By Jenny Landey
Kelly Klein is many things. She’s a mother, a photographer and a ceramicist. She has recently added “sculptor” to the list of accomplishments, and created a 17-pound solid bronze egg in a limited edition of 50, signed and numbered, selling for $6,000 with all proceeds going toward the prevention of gun violence. Purist sat down with the artist for a chat about the creative process.
Jenny Landey: How has your work as a ceramicist led to the creation of the limited-edition bronze egg, with proceeds going to the prevention of gun violence?
Kelly Klein: This is a continuation of the work I’ve been doing with ceramics, the next step with a new medium. I’ve always been curious about bronze sculpture and objects. My ceramics are modern enough in their shapes to lend themselves to being made into bronze. I’m lucky to have met my collaborator, Nancy Pearce, a sculptor who works in bronze. I made the original egg in porcelain, and she then created a mold and cast it in solid bronze.
JL: Where did the idea come from?
KK: It originated from the 1980s when the AIDS epidemic was out of control. I felt my way of helping was to do a series of coffee-table books, with proceeds contributing to AIDS charities. At this time in the U.S., the gun violence epidemic provoked the same feeling in my heart—that it’s out of control. I felt a strong need to make a piece of art to raise awareness and funds for the prevention of gun violence and gun control. I have a school-age child and it’s front of mind for me.
JL: What does the egg shape symbolize?
KK: The egg signifies life. I could have chosen many shapes, but this is the one that resonated with me to shed light on this important and timely topic.
JL: How did you get involved in this project?
KK: I saw an Instagram post by Julianne Moore over Christmas. She had created a bowl cast in bronze, and mentioned her collaboration with Nancy Pearce. I purchased that bowl; it, too, was created to raise funds for gun violence prevention. Months later, I contacted Julianne to see if I could also reach out to Nancy to work with my design.
JL: What do you love about the Hamptons? How has spending time here inspired your art?
KK: I have grown up in the Hamptons. I love the landscape, the light, the ocean, the salt air. I will always be a resident of the Hamptons. I collected shells and beach glass for decades, and feel they have inspired my interest in making shapes.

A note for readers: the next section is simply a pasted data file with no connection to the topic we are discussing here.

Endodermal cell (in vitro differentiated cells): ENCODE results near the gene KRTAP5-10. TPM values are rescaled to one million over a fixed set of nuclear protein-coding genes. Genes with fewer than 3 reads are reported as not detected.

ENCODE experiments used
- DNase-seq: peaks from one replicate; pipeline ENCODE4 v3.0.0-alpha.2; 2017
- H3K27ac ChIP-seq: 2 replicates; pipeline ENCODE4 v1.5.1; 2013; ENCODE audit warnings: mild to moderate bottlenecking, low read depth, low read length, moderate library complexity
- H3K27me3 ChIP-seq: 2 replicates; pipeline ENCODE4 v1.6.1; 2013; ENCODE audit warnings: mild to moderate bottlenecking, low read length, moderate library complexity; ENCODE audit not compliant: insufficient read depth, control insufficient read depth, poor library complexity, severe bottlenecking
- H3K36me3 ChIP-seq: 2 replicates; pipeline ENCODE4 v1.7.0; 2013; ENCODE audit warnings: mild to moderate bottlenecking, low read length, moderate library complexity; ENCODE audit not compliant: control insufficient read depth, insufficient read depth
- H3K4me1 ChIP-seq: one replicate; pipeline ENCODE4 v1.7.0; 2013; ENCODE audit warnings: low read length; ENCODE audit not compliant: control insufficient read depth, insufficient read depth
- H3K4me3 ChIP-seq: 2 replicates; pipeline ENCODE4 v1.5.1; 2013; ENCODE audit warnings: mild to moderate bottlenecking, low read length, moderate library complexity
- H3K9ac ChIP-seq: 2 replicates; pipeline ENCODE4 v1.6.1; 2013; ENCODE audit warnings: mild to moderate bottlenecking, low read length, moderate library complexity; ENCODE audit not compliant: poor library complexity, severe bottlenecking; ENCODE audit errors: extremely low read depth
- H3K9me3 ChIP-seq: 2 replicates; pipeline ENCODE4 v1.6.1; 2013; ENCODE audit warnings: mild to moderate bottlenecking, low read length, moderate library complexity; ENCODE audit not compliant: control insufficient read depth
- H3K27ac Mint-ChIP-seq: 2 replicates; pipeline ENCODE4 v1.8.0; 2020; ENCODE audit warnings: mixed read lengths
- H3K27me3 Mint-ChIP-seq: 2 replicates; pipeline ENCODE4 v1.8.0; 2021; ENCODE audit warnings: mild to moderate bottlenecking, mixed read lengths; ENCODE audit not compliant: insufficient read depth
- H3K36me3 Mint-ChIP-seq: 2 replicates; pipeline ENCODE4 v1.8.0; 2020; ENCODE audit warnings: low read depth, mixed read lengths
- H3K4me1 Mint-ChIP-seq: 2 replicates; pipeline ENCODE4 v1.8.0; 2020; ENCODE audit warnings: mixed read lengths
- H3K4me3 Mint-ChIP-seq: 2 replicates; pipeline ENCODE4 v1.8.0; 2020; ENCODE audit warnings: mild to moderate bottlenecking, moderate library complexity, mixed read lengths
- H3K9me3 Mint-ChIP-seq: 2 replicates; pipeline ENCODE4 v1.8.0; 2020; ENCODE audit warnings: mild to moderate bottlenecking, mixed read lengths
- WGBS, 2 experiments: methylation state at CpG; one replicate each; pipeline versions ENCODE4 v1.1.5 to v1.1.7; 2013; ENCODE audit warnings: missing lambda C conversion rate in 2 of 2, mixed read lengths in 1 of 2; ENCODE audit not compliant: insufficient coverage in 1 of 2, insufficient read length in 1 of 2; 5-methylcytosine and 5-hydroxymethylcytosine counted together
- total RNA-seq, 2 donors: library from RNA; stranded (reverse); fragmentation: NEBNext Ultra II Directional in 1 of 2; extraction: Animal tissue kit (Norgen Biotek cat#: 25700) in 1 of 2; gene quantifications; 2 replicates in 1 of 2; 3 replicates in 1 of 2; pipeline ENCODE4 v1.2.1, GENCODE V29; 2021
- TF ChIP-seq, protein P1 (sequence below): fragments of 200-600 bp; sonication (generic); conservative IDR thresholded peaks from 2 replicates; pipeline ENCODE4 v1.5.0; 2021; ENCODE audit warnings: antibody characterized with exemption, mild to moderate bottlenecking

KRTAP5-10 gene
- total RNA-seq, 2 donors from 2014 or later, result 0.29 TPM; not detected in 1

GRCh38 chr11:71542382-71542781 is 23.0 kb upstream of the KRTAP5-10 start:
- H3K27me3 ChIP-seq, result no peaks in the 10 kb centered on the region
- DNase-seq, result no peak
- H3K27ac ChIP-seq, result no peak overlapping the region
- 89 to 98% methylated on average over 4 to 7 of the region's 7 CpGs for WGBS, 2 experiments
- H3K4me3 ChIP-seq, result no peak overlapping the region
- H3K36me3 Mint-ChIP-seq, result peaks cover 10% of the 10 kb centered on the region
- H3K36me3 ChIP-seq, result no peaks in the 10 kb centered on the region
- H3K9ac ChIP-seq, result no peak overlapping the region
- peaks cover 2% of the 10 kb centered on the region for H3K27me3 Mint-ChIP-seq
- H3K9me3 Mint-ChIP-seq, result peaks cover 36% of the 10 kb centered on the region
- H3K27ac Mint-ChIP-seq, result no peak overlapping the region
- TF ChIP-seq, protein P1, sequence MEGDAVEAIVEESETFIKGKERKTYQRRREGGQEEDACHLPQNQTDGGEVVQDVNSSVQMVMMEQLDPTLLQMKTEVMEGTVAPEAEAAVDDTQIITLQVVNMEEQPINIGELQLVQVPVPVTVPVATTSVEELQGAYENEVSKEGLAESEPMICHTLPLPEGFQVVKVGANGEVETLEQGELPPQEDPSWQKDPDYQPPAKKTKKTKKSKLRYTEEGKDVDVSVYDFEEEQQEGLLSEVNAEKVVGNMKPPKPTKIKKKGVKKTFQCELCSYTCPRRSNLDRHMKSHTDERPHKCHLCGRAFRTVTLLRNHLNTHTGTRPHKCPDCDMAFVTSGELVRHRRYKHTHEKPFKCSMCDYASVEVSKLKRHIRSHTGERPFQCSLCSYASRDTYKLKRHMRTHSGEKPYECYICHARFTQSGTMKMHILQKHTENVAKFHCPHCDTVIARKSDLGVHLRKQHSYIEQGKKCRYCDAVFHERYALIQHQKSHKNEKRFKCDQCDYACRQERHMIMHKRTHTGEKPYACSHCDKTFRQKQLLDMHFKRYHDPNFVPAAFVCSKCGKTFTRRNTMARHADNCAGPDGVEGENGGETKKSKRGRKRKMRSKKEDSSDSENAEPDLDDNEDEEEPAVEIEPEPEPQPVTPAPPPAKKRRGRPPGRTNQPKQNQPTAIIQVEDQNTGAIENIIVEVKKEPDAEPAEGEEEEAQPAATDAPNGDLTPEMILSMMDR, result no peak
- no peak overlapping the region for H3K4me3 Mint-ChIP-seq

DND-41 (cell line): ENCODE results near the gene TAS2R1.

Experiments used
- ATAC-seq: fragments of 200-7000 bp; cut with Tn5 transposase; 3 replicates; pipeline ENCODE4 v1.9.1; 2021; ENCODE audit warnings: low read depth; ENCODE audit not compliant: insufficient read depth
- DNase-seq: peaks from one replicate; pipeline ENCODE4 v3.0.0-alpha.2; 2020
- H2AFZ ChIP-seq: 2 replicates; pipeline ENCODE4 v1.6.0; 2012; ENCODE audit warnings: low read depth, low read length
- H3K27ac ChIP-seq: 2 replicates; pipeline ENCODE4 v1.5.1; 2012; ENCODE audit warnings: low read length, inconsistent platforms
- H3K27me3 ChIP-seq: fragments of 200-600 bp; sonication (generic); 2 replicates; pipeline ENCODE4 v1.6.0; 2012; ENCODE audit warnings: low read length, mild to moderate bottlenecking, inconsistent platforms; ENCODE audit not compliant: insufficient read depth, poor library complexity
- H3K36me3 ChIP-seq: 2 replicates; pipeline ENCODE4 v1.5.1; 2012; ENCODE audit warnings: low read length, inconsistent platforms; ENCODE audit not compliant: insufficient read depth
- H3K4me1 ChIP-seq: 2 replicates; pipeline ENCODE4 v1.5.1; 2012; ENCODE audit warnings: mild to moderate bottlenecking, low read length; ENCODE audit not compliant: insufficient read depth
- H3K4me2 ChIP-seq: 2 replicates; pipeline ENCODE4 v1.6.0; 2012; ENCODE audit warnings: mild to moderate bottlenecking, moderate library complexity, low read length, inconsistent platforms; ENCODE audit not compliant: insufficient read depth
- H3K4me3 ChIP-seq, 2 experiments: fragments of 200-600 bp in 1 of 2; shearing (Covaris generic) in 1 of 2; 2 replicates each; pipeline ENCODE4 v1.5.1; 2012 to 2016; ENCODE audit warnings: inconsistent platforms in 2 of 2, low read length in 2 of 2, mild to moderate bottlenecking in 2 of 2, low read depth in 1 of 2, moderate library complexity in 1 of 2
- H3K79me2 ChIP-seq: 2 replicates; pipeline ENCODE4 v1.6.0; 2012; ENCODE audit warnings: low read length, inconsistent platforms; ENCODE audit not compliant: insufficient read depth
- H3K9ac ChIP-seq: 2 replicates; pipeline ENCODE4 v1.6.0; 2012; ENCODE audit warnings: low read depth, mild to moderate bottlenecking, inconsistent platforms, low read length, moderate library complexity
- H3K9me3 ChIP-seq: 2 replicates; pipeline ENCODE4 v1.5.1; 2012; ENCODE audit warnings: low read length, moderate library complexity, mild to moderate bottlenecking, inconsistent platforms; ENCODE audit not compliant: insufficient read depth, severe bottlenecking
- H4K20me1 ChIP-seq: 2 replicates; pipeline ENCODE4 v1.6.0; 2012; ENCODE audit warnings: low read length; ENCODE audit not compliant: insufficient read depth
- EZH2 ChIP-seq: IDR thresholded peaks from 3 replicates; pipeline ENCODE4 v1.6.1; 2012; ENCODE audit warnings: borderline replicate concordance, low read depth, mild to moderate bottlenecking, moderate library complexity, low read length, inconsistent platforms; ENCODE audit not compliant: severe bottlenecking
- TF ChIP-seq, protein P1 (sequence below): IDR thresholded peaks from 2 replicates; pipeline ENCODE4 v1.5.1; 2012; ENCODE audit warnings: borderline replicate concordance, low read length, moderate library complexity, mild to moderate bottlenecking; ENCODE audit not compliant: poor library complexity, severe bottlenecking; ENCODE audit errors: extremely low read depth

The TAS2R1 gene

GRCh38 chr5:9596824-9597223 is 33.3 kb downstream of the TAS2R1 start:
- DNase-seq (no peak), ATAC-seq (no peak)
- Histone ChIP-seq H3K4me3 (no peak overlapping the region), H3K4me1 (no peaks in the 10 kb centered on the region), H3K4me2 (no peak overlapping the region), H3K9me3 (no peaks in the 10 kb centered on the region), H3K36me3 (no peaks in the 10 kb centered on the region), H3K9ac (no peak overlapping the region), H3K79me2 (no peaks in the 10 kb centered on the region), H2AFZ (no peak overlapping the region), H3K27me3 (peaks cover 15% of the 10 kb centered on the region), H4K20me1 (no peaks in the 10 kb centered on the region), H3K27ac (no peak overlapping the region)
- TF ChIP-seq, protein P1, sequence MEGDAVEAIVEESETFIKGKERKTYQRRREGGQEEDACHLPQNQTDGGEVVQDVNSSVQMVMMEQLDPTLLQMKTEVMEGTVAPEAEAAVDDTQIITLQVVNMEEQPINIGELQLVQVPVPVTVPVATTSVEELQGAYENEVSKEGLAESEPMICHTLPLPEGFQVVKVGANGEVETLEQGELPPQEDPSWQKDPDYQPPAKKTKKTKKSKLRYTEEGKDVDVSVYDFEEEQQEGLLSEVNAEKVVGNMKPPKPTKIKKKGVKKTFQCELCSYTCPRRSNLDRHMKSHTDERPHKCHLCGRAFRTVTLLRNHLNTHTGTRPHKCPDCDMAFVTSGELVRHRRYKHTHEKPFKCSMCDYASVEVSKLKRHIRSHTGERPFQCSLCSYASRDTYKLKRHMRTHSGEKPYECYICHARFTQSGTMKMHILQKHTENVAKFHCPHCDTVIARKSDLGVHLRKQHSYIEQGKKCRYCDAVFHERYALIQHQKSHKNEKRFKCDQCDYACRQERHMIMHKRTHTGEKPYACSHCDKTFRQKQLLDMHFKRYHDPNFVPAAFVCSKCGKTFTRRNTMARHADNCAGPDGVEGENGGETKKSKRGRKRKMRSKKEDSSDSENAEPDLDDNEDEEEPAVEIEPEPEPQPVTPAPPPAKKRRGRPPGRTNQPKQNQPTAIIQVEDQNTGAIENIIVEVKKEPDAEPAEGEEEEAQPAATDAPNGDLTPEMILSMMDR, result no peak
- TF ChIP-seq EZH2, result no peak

JL: Who most influenced the creation of the egg?
KK: Brancusi. Once I started making ceramics seven years ago, he was my inspiration for shape, design and materials. I call my ceramics modern pottery.
JL: You had a very successful career as a fashion photographer. How does working with your hands differ from creating images from behind a lens?
KK: It’s the same thing. Any creative work you do, it’s building a three-dimensional image. I’m so influenced and inspired by so many things I see, whether through travel or books. My eyes are always open.
JL: Modernism plays an important role in your aesthetic. Can you tell us a bit about the house you’re building now in North Haven?
KK: I wanted to build a house in the shape of a modern barn. I think my passion for horses inspired that barn. I saw some Danish barns that were so simple and beautiful. I took that sensibility and am working with the firm 1100 Architect for our version of a modern barn.
JL: Purist is devoted to wellness and all it encompasses. Can you share some of your self-care routine with us?
KK: I keep it very simple. I use Epsom salts. I’m a big fan of baths. For the face, I love La Roche-Posay SPF 50 Anthelios Light Fluid tinted sunscreen. I love Westman Atelier for foundation, blush and highlighter. My night ritual is U Beauty Resurfacing Compound and The Rich Cream by Augustinus Bader. My fragrance is from Coqui Coqui, and the scent is Coco Coco.
JL: When is your favorite time of day to create?
KK: Morning. After I drop my son Lukas at school.
JL: What’s the best piece of advice you’ve received as an artist?
KK: Perseverance. A lot of mistakes are made with pottery. Just keep trying. It’s a learning curve and you need to just stick with it.
JL: Does art help you in other areas of your life?
KK: Working with your hands is very meditative and keeps me calm and concentrated and focused and I think they are all very good for the brain, a distraction from things that I might worry about. These are all healthy things to keep me calm and my mind settled.